In other business, Polis raised the subject of taxes. But she said the council will not address the property tax rate at this time, although the city does have the lowest rate in the county. Polis said it has become necessary to begin to take more aggressive measures to collect delinquent (unpaid) city taxes. She said the last time the council took action was in 2012 when it published a list of delinquent taxpayers. Some people came in and paid their taxes and others set up payment plans. However, not all the ones with payment plans were faithful to them and some stopped paying after a few payments.

Janice Banks said that this year’s taxes are not considered past due until April 1 and the council should wait until April before it takes any action. Linda Cantrell said the council should definitely publish an updated list of delinquent taxpayers once the final taxes are in.

Jake Johnson asked about the annual citywide spring clean-up and said that the city usually holds it in April or May. He said the actual clean-up lasted for one week last year and that although at one time the clean-up was grant funded, the city had to charge in recent years to cover the costs. The council decided the fee for extra pick-up will be $15 for a small truckload and $30 for a large one. Johnson said that when the pick-up is announced, sanitation customers can set out large items and items that they do not usually put out for garbage pick-up, like furniture and other large items, where they customarily put their garbage.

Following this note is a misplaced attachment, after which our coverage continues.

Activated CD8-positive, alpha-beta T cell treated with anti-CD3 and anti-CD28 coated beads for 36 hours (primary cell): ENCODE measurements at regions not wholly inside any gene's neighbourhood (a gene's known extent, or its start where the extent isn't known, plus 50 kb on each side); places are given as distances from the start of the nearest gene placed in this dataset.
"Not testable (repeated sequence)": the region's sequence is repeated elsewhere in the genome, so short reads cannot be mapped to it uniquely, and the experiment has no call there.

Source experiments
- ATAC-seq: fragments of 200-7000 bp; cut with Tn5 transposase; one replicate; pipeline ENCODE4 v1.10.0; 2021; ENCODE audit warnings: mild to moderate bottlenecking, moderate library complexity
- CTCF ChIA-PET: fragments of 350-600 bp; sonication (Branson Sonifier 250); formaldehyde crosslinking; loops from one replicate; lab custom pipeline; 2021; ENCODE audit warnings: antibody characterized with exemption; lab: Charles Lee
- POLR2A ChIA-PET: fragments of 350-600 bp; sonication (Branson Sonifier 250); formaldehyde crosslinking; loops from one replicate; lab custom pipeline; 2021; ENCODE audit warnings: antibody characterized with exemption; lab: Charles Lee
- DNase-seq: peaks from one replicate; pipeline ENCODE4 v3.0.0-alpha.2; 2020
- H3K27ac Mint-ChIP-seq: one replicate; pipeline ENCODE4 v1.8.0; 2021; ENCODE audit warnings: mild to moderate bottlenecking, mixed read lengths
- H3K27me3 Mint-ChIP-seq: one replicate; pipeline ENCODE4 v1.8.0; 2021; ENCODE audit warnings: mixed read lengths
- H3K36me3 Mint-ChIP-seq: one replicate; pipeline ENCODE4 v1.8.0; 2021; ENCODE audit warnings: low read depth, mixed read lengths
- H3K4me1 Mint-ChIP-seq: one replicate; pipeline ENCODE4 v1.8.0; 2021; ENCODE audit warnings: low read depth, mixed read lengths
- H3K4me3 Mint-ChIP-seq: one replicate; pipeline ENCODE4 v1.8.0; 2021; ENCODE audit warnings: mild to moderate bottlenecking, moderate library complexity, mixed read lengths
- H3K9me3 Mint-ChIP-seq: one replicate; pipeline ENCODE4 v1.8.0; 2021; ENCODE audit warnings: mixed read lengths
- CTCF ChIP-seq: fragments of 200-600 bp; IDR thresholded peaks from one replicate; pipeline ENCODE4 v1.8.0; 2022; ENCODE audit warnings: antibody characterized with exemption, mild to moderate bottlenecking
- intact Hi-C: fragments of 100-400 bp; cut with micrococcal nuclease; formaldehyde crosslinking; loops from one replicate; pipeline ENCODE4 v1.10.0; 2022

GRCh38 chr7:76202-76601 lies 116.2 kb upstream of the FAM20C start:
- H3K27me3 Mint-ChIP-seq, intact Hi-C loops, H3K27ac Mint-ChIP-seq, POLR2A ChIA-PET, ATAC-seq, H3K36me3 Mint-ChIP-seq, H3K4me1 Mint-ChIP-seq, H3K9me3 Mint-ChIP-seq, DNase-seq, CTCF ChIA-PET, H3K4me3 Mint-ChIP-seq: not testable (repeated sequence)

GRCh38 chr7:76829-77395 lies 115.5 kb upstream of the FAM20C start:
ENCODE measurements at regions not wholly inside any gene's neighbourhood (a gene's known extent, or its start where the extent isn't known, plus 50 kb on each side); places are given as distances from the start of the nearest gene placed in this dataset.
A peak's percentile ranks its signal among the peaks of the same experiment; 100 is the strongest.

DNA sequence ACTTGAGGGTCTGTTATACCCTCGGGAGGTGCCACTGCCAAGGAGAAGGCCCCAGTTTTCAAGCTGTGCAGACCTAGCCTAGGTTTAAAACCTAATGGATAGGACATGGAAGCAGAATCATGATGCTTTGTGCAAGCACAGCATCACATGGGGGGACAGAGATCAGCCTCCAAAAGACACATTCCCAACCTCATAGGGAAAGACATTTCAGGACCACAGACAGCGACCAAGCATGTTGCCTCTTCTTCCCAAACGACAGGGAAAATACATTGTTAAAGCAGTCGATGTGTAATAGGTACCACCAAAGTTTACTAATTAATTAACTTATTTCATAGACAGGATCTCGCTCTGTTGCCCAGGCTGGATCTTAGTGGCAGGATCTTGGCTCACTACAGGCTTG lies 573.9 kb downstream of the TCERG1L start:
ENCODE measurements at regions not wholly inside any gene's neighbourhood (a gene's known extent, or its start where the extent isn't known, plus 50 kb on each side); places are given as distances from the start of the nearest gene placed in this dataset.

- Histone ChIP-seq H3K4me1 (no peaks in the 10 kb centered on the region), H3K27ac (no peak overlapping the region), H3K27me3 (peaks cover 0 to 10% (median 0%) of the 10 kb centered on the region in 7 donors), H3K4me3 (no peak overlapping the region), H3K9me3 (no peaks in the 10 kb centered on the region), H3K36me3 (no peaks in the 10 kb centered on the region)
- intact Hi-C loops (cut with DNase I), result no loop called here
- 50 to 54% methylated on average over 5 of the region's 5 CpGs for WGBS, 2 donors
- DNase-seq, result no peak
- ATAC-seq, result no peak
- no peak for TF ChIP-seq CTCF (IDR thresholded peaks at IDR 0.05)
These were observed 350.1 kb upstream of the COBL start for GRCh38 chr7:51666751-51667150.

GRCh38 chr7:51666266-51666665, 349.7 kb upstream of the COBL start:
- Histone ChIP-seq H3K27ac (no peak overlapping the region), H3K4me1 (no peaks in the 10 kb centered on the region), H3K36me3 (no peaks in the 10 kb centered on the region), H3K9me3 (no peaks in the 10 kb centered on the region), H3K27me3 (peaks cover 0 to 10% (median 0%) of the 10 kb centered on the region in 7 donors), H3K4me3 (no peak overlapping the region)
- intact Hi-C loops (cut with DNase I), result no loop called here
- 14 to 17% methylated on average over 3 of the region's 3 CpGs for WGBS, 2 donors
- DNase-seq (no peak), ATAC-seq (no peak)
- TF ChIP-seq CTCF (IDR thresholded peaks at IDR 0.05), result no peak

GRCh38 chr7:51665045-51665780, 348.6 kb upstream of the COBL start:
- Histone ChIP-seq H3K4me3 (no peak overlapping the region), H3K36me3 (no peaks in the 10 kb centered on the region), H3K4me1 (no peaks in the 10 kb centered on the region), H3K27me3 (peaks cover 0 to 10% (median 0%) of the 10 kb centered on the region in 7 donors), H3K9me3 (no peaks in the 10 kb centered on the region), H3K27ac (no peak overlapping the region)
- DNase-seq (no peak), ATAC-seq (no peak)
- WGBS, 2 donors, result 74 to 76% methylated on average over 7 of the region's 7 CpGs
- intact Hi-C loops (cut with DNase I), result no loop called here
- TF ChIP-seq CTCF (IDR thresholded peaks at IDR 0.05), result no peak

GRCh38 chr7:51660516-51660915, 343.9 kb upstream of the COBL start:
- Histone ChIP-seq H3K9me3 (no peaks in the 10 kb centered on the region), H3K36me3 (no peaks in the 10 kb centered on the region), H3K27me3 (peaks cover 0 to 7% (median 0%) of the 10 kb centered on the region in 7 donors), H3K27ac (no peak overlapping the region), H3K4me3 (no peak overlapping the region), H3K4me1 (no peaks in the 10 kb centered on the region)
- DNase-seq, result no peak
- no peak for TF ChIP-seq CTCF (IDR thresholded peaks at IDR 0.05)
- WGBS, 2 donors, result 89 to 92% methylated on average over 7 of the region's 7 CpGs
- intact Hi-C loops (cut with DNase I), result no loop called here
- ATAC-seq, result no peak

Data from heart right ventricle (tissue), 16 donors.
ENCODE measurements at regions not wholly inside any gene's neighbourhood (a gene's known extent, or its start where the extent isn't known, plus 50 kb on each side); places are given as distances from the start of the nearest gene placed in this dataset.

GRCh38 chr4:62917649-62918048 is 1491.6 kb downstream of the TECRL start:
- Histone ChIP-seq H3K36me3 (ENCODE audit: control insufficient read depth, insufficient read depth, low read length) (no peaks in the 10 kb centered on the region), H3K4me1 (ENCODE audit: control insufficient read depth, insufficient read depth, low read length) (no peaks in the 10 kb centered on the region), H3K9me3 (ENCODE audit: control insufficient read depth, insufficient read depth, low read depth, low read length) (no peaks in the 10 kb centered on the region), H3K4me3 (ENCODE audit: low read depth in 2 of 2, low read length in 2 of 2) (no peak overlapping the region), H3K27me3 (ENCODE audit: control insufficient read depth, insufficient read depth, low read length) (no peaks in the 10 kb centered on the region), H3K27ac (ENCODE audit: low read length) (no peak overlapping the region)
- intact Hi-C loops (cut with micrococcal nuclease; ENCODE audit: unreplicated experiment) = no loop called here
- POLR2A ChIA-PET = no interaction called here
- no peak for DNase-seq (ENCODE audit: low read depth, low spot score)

The council also discussed the building across from the Carty Funeral Home that once housed a Dollar Store, apartments, and other businesses. Mayor Polis said she sent a registered letter to the building’s owner, Larry Tolliver of Jeremiah, quite a while ago to inform him that it had begun to present a danger to the city, but Tolliver has not picked up the letter. Polis said that another window has been broken and the roof is falling in.

The council agreed it should pass the matter on to City Attorney Angie Hatton and ask her to take action. The members also discussed their Blighted and Deteriorated Property Ordinance and Mayor Polis said the city will follow the steps listed in the ordinance to have the property declared as blighted and a nuisance so it can take further action.

The council members welcomed new members Kenneth Holbrook and Ricky Fleming to their ranks, and heard a Utility Report from Water Foreman Chris Banks. Banks told the council that the water loss for February was 25 percent and that there were still some undetected leaks which hopefully will be found when Kentucky Rural Water visits the city to help find leaks. Banks said that the workers at Rural Water are experts at their jobs and that they usually work in the middle of the night when water flow is at its lowest. That way, when they detect flow, it is usually a leak.

Banks said that work to rebuild the water plant is almost finished and that everything is working well. Mayor Polis added that when the final report is complete, the city will hold an open house to allow citizens to see the new plant and the work that has been done.